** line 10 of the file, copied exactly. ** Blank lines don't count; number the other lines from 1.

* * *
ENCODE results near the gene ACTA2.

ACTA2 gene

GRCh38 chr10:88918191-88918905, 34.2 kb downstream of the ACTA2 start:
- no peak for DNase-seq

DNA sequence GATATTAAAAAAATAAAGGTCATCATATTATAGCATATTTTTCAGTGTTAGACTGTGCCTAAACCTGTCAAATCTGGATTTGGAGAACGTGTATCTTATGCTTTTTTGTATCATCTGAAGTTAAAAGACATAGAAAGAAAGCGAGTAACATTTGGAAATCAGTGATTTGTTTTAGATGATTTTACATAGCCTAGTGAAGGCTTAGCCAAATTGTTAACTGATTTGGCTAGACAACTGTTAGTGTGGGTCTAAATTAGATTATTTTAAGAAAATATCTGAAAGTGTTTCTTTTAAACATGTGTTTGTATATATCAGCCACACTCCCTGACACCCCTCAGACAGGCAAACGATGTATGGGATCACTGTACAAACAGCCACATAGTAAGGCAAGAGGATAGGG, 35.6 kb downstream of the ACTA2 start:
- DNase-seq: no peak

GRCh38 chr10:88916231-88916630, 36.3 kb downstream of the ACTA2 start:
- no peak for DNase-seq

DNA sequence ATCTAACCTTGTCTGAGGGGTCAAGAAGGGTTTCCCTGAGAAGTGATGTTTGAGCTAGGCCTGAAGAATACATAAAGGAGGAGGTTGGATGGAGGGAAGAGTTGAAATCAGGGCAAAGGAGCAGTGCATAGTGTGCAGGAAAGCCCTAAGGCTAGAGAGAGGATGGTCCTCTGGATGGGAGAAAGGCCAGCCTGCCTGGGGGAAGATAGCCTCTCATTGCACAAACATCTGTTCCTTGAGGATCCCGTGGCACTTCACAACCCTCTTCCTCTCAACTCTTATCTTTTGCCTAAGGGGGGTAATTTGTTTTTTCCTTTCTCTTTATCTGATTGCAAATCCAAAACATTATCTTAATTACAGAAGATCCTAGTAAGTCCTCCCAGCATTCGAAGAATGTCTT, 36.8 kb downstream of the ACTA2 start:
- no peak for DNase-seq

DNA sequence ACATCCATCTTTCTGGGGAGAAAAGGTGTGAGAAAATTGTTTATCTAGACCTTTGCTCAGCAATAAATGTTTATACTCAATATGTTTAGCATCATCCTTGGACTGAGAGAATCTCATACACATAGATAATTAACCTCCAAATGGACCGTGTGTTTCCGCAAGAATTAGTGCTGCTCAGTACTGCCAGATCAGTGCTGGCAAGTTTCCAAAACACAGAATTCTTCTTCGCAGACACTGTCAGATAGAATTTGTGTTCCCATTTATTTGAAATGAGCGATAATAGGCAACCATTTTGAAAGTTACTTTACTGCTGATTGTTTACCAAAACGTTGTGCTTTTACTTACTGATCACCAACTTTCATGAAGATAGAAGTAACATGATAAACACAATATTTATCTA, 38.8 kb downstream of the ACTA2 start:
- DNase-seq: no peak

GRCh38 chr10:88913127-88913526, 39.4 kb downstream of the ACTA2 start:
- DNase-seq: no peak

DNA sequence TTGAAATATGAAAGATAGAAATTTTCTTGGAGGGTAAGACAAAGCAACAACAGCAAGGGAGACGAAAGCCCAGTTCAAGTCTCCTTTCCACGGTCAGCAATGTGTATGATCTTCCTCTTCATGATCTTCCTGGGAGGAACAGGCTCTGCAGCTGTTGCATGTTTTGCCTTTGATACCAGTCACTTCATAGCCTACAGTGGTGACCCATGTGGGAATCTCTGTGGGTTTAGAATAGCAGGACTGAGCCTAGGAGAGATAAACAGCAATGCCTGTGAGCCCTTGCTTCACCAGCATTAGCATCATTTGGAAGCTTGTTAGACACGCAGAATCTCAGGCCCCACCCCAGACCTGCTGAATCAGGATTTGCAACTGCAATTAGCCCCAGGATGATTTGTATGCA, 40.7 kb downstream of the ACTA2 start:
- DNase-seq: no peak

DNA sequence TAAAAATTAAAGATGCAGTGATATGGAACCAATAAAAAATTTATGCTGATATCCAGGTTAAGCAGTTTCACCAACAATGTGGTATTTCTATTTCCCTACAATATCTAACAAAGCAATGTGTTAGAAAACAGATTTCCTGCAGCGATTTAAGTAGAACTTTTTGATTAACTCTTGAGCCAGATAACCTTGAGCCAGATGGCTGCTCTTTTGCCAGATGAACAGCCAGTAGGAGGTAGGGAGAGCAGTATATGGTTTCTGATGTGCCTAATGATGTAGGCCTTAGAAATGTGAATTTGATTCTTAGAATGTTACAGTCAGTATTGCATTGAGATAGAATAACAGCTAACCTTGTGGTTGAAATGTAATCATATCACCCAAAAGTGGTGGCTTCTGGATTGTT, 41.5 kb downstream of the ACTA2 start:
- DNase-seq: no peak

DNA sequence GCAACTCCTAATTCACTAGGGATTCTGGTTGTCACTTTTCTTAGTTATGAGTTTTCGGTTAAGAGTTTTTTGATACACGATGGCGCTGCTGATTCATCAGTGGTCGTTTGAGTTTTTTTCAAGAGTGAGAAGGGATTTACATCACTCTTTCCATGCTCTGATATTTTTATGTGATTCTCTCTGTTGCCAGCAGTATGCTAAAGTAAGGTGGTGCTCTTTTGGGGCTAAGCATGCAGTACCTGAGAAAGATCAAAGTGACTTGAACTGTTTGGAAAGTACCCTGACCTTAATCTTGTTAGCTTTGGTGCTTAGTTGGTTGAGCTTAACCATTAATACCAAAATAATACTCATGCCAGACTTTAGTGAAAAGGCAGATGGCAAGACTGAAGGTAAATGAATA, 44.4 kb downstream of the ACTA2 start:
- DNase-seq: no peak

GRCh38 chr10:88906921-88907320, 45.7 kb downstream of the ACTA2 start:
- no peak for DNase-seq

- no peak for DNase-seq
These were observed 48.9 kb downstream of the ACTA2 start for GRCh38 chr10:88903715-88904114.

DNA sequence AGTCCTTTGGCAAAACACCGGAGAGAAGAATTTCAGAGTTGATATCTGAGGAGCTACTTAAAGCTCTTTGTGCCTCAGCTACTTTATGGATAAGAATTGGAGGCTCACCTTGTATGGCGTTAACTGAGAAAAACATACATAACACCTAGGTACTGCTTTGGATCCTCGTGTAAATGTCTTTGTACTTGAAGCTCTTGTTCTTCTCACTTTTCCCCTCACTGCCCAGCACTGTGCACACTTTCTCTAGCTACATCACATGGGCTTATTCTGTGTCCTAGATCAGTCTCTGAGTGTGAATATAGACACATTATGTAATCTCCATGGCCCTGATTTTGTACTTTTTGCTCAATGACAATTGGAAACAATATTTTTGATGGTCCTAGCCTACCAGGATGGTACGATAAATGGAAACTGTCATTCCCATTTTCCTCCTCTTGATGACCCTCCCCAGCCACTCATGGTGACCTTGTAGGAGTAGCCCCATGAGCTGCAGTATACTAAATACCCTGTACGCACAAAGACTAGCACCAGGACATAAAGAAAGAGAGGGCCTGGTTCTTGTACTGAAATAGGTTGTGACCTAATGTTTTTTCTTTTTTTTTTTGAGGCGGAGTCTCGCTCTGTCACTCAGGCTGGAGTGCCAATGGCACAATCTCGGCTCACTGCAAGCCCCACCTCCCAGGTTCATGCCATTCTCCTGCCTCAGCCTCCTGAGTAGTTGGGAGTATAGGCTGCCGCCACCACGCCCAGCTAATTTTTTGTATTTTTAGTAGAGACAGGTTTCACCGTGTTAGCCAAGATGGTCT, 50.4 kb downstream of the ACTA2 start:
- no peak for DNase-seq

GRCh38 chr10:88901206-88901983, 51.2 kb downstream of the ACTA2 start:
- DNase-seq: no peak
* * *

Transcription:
- no peak for DNase-seq